Rick Bright…testified at a House hearing Thursday that an accelerated timeline might paint too rosy a picture. “A lot of optimism is swirling around a 12- to 18-month timeframe, if everything goes perfectly. We’ve never seen everything go perfectly,” Bright said. “I still think 12-18 months is an aggressive schedule, and I think it’s going to take longer than that to do so.”4
Like NBC News, The Post's Fact Checker pits expert opinion against Trump's prediction:
Experts have emphasized that actual deployment of the vaccine is more than a year away, not a few months, as Trump has suggested. Anthony S. Fauci, director of the National Institute of Allergy and Infectious Diseases, said at a White House news conference on Feb. 26: “So although this is the fastest we have ever gone from a sequence of a virus to a trial, it still would not be applicable to the epidemic unless we really wait about a year to a year and a half.” …
Peter Jay Hotez, the dean of Baylor’s National School of Tropical Medicine, said…“I doubt very much that we’ll have a vaccine in time for this epidemic, maybe if this virus returns on an annual basis. … But unfortunately, I think for now, we have to look at the realistic prospect that we’re going to have to battle this virus without the benefit of a vaccine.”2
The Fact Checker, to its credit, didn't give a Pinocchio rating to Trump's prediction, but here is what it calls "The Bottom Line":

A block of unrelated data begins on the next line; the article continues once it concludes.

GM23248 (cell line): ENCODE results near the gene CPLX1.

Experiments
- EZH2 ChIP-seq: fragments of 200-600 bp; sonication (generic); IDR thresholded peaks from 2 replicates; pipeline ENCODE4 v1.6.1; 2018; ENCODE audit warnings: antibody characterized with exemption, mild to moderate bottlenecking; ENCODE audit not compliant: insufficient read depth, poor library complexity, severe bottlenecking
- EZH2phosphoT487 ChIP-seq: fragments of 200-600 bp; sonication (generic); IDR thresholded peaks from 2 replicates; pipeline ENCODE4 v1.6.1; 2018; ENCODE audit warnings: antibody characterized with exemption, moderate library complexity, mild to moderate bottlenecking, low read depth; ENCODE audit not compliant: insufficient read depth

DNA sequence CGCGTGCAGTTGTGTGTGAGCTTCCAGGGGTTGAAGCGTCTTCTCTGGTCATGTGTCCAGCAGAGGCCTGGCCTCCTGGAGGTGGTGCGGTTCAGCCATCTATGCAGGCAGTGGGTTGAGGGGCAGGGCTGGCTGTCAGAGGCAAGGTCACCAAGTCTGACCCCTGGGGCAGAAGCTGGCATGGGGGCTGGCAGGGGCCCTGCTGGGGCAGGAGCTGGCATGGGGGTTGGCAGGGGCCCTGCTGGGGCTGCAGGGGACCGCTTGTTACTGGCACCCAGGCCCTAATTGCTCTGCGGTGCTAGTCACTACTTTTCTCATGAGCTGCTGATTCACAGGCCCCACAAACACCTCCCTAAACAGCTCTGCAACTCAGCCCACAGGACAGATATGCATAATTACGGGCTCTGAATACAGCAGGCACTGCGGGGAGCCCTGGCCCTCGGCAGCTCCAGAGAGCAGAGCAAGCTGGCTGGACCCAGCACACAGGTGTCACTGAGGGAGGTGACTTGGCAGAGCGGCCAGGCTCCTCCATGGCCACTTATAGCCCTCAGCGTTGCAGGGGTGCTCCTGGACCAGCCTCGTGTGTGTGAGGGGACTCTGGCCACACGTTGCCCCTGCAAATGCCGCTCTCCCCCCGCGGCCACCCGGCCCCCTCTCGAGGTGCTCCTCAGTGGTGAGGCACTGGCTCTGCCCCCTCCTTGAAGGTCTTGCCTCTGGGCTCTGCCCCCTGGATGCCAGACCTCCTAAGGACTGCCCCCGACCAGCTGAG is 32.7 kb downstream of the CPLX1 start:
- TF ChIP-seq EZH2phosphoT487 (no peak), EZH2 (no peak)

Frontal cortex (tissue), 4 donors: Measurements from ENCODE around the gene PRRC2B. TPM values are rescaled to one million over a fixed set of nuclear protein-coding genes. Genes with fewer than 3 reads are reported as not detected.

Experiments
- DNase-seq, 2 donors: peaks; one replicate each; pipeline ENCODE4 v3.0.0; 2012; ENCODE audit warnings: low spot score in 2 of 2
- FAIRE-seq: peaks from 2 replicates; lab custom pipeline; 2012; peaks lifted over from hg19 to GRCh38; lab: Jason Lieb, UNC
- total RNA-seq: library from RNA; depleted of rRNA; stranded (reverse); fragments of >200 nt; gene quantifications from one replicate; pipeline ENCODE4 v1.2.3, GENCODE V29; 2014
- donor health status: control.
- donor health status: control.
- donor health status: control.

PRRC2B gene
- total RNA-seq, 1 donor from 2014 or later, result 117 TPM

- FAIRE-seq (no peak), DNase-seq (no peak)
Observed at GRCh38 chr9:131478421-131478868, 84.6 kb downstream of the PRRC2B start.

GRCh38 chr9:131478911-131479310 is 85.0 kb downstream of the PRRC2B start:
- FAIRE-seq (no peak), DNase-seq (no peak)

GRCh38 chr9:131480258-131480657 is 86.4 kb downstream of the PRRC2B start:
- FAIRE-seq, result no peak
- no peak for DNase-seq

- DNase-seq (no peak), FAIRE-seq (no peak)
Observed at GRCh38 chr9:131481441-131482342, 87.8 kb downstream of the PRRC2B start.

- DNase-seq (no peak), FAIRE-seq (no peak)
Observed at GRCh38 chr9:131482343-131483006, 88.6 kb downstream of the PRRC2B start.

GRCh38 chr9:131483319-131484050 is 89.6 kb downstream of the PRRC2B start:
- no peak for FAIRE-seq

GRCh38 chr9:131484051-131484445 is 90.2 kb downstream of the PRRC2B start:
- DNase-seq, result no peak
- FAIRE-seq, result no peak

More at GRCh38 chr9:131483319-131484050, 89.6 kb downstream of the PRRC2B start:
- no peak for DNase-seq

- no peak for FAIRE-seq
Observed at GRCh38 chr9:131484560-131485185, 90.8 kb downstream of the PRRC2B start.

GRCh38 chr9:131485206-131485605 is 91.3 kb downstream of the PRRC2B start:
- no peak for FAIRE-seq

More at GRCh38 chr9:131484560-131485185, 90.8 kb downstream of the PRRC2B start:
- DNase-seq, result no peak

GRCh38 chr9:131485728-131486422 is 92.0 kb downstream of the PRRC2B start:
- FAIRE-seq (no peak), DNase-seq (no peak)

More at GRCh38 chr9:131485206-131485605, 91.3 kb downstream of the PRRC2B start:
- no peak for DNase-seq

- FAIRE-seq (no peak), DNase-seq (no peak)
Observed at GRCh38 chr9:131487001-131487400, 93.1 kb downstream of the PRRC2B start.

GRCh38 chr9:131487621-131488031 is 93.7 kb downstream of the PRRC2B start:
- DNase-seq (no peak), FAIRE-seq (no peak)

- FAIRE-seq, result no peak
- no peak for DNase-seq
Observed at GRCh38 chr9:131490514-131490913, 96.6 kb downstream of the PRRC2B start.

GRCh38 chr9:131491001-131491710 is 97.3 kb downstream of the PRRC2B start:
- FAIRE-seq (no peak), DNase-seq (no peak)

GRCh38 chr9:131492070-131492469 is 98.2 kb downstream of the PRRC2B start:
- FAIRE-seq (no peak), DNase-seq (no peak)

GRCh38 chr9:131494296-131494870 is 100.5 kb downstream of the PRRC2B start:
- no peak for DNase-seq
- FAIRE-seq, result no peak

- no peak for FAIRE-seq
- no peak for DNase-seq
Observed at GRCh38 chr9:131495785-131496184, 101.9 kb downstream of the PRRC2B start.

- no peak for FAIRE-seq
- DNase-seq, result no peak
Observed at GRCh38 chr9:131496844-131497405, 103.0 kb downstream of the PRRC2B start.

Trump appears to be expediting the vaccine development process, misrepresenting how fast a vaccine will be available to the public in fighting the novel coronavirus [sic]. Fauci has repeatedly corrected the president’s comments on the vaccine to put forward a more accurate timeline. As the United States and the rest of the world prepare for the novel coronavirus to continue spreading, it’s important to share factual information about the virus and methods to combat it.2
Here's the real Bottom Line: The first vaccination against COVID-19 was given in mid-December of last year5, and by the end of the year news outlets reported that "only" 2.8 million Americans had been vaccinated6.
I don't mean to criticize the experts who were consulted by the fact checkers7: I assume that they were sincerely expressing their opinions―expert opinions, no doubt, but only opinions and not facts. However, experts are no more prophets than anyone else. Their predictions were presumably based on experience with past vaccine development, but this was a situation in which such experience could be misleading. The fact that it had taken at least a year-and-a-half to test and deploy past vaccines obviously did not mean that the process could not be speeded up.
If fact checking is to have a future, and not be laughed into extinction, fact checkers need to have the intellectual humility to recognize the difference between their own opinions and the facts. If journalists want to argue against the opinions of presidents or others, they should do so on the editorial pages where such argumentation belongs. Fact checks are not, or at least should not be, battles of opinion between experts. Is there a better way to debase the coinage of fact than to confuse it with opinion?
Neither news outlet issued a correction to their mistaken "fact checks", but The Post did update its report with an Emily Litella-style "never mind":
Update: A coronavirus vaccine was administered to the first U.S. citizen on Dec. 14. The vaccine development was faster than scientists expected, in part due to the high caseloads in the U.S.2